Heidi Tiainen, Rauno Sairinen & Olga Sidorenko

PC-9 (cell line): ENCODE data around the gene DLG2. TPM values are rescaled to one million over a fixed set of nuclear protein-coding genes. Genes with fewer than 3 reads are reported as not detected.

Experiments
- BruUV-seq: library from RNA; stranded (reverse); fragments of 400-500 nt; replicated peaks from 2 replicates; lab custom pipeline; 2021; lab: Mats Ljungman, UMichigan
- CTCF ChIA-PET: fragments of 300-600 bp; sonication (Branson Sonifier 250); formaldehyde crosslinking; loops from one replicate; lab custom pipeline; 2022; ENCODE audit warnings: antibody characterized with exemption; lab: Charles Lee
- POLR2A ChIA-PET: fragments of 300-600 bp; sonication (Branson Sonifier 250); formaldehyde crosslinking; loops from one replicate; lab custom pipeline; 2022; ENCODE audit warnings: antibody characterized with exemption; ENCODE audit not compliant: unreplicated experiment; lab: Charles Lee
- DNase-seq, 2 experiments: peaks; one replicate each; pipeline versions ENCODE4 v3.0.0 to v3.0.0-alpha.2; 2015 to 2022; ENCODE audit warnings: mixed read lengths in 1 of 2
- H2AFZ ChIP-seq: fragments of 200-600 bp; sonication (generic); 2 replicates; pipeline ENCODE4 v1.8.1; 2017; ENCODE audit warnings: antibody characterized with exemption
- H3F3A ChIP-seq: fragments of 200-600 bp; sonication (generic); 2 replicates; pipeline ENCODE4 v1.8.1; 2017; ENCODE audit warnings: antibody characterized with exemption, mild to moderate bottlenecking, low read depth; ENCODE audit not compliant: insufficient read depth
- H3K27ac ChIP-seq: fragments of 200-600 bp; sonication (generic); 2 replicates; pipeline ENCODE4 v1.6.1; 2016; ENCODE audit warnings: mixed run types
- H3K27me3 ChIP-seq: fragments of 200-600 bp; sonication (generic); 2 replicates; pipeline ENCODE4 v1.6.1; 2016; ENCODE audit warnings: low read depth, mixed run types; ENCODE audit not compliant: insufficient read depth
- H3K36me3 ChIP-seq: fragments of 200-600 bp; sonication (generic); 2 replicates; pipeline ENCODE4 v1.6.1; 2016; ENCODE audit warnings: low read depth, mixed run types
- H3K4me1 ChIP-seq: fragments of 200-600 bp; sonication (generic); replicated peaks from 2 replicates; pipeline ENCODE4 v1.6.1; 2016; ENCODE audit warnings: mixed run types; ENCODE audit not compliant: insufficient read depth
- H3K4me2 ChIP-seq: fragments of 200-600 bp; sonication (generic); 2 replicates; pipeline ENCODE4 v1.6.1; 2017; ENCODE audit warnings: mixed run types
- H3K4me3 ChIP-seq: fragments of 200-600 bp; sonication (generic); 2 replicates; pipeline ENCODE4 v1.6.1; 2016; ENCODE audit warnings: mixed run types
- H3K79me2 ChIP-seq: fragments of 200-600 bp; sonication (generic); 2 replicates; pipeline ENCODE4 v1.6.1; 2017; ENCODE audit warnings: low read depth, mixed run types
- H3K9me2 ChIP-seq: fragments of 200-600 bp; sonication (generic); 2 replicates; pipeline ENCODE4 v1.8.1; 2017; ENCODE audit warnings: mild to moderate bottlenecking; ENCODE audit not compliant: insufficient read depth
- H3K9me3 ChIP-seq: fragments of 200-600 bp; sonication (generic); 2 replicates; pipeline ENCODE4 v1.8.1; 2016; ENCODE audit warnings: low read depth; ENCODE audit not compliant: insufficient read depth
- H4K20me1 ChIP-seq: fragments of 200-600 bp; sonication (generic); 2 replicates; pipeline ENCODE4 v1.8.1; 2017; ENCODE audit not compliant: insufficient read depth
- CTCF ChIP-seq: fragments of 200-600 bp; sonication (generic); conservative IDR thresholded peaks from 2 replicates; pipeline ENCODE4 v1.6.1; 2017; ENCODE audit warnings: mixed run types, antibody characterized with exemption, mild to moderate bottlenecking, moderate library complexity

Finland, Sweden, Greenland and Russia are all partly or fully Arctic countries that are seeking to develop new possibilities for mining and for promoting the regional economy in their respective northern territories. Even though mining can spur economic development and create new wealth within previously undeveloped regions, there is also the potential for causing negative environmental effects and irrevocably shaping the social dynamics of Arctic communities and indigenous ways of life. In this article, we will compare the national policy strategies, regulation and tools for sustainable Arctic mining. In addition, we will also review questions related to social acceptance, coexistence with indigenous people and traditional livelihoods as well as the state of corporate social responsibility. The four countries share the goal of sustainable mining at a strategic level and are influenced, to some extent, by global trends in mining, but the concrete governance of sustainable mining has evolved very differently in each country-specific context.

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